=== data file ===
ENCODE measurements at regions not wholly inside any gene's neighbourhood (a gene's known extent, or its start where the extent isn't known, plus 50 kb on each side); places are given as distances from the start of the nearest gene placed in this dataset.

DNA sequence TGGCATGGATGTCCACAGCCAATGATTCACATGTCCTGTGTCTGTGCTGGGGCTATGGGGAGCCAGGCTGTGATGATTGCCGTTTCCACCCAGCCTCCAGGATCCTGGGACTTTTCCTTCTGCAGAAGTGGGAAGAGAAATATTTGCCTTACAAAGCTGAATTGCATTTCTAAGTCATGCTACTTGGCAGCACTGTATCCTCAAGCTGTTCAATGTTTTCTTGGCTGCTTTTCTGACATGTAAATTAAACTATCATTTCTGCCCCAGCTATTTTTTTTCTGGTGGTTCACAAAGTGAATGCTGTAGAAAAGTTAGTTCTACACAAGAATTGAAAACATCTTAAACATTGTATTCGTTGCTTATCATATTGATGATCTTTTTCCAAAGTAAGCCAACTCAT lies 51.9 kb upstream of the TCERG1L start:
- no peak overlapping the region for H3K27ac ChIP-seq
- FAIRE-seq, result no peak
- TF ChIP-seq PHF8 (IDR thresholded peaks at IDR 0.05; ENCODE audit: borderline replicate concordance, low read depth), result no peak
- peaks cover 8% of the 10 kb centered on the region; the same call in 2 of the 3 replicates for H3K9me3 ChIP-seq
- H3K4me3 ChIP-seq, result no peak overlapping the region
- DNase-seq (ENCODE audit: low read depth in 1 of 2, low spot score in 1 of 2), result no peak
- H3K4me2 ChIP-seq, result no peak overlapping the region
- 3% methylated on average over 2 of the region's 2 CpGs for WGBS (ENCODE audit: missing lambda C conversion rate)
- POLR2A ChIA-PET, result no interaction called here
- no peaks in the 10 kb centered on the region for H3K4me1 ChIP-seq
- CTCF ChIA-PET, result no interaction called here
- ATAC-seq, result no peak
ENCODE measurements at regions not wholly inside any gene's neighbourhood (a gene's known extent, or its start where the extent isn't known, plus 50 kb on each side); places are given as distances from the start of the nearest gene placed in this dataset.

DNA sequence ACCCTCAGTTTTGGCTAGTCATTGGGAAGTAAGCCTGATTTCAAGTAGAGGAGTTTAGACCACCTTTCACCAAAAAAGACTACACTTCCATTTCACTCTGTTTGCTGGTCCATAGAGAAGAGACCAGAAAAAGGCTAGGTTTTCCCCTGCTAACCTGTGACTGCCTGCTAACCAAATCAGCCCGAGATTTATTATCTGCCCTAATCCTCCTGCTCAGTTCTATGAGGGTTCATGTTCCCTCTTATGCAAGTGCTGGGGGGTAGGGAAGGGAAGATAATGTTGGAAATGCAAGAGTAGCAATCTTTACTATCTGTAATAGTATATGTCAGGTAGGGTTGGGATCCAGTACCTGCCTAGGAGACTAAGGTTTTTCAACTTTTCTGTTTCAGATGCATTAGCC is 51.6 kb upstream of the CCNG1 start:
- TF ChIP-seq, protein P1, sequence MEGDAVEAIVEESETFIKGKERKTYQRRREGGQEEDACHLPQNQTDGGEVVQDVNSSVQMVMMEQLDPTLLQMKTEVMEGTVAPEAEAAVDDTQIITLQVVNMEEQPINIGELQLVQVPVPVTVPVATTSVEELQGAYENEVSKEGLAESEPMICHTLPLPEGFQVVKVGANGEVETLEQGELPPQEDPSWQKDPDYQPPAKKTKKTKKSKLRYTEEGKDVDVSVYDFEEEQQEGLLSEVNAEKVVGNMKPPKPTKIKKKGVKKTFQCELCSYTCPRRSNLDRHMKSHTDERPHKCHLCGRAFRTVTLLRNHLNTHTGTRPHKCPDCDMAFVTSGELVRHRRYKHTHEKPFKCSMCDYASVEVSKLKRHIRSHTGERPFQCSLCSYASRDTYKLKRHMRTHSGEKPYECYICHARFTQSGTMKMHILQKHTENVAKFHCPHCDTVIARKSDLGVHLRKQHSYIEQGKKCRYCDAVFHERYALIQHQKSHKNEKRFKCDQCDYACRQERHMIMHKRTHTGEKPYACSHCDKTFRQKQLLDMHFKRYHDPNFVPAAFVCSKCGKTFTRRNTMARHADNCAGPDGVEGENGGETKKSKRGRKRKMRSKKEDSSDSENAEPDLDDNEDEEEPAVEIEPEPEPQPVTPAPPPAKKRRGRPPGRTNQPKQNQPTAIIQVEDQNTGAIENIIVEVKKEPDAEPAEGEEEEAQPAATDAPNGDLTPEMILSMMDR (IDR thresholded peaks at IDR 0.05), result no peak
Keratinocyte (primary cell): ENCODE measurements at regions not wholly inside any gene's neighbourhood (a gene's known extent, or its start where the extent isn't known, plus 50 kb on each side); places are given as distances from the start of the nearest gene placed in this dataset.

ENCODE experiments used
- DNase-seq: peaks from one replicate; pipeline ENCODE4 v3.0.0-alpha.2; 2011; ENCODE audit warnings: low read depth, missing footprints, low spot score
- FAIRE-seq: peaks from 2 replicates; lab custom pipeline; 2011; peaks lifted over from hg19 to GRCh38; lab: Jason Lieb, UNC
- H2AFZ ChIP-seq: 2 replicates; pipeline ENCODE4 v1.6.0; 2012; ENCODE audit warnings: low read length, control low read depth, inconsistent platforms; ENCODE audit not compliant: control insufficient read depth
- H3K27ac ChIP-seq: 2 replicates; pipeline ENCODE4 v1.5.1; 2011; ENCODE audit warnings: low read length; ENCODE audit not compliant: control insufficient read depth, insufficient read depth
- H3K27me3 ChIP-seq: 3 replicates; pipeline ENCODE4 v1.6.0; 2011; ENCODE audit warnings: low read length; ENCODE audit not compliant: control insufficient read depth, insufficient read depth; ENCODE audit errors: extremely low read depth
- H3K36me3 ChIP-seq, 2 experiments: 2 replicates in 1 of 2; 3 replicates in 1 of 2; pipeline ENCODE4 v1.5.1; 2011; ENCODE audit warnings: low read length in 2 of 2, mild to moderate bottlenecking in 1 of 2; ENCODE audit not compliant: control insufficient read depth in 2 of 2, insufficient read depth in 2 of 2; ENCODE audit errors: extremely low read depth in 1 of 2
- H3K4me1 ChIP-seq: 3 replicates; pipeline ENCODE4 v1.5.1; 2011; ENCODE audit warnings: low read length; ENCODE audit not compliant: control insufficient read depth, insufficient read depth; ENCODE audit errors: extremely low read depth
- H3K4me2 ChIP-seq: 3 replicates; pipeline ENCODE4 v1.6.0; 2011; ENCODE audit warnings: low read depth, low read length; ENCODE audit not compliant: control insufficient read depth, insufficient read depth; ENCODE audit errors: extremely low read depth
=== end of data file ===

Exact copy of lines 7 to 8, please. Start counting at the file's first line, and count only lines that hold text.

- H3K4me3 ChIP-seq, result no peak overlapping the region
- DNase-seq (ENCODE audit: low read depth in 1 of 2, low spot score in 1 of 2), result no peak